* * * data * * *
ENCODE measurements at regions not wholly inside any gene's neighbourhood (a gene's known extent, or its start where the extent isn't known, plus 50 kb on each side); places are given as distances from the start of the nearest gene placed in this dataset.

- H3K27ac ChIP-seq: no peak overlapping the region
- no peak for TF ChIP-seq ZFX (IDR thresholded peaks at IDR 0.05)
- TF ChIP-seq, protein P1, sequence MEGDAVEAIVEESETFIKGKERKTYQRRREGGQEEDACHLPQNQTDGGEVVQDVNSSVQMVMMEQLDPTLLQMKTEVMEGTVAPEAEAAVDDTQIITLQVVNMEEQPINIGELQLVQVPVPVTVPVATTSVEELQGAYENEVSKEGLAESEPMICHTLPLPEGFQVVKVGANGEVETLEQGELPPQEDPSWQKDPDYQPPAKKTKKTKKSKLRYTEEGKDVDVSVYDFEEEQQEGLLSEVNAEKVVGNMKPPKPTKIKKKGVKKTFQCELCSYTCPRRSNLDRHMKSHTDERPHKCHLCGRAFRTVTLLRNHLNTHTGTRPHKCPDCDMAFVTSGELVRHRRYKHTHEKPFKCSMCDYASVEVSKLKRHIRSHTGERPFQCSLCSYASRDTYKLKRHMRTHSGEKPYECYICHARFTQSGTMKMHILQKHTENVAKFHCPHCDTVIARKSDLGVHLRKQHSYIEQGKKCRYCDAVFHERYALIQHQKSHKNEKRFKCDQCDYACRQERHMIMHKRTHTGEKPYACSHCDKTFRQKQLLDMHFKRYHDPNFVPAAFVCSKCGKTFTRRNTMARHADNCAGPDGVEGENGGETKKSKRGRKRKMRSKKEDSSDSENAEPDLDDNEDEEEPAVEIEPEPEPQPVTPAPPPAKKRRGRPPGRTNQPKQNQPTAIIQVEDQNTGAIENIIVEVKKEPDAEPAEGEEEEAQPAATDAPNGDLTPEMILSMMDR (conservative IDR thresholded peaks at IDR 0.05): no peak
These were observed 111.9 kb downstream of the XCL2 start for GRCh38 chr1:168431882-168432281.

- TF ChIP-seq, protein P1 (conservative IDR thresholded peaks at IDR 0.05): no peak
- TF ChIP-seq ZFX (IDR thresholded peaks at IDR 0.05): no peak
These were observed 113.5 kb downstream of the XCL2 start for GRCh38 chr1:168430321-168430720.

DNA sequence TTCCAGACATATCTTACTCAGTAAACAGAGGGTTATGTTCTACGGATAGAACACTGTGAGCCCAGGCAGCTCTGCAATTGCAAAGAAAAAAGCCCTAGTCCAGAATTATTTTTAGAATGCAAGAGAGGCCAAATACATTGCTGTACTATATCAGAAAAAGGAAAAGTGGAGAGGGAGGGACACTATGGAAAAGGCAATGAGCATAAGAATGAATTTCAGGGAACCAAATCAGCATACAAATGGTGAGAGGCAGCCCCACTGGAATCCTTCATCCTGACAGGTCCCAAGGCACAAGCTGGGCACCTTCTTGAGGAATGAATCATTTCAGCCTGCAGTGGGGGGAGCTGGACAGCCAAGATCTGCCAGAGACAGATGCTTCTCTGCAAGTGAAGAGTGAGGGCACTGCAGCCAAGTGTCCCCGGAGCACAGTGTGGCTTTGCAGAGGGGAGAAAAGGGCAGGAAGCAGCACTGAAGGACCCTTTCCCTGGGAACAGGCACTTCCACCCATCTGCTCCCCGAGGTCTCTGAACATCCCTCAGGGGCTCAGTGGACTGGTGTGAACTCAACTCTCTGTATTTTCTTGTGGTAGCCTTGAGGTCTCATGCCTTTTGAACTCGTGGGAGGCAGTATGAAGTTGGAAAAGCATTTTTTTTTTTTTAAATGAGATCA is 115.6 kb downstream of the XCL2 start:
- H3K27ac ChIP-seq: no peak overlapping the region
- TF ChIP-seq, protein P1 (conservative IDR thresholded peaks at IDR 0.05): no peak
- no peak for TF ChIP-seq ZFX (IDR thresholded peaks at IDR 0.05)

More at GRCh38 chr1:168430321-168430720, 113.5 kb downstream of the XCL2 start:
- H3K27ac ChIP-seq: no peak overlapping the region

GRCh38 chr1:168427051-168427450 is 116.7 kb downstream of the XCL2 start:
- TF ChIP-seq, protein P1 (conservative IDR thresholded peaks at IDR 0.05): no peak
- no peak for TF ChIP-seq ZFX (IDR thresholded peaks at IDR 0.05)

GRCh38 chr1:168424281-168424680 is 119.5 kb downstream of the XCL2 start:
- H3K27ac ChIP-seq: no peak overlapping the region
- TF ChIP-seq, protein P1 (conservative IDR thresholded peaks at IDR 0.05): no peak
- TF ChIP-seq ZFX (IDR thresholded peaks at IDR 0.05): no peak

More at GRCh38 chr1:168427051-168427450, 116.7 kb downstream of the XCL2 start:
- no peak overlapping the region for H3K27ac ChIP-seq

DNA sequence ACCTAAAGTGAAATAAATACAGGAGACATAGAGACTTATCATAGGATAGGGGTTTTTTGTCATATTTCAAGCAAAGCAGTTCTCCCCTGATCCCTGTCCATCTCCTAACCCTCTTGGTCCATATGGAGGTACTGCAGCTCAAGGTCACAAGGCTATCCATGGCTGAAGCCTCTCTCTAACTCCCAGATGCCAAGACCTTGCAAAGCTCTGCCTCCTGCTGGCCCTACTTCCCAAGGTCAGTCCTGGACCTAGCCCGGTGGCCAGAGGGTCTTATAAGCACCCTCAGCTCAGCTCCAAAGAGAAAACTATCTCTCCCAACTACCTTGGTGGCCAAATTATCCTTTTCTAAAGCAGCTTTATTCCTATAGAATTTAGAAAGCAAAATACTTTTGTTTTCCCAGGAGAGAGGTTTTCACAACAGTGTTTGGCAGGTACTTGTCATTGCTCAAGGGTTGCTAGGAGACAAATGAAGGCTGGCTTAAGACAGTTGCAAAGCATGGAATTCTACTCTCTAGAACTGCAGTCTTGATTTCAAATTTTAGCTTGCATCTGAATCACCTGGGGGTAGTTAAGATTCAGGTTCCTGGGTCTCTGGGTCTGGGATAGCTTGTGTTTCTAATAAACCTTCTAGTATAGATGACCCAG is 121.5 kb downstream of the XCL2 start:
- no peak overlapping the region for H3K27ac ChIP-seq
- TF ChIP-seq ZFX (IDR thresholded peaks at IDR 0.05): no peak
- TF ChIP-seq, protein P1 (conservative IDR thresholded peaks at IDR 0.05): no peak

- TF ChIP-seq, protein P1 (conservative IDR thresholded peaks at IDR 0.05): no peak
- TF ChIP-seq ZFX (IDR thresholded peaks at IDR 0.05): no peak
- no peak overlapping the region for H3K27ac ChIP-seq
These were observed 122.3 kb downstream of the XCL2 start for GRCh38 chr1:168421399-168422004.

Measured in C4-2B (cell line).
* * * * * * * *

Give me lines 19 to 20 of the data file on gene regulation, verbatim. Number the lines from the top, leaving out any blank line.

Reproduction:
- H3K27ac ChIP-seq: no peak overlapping the region
- TF ChIP-seq, protein P1 (conservative IDR thresholded peaks at IDR 0.05): no peak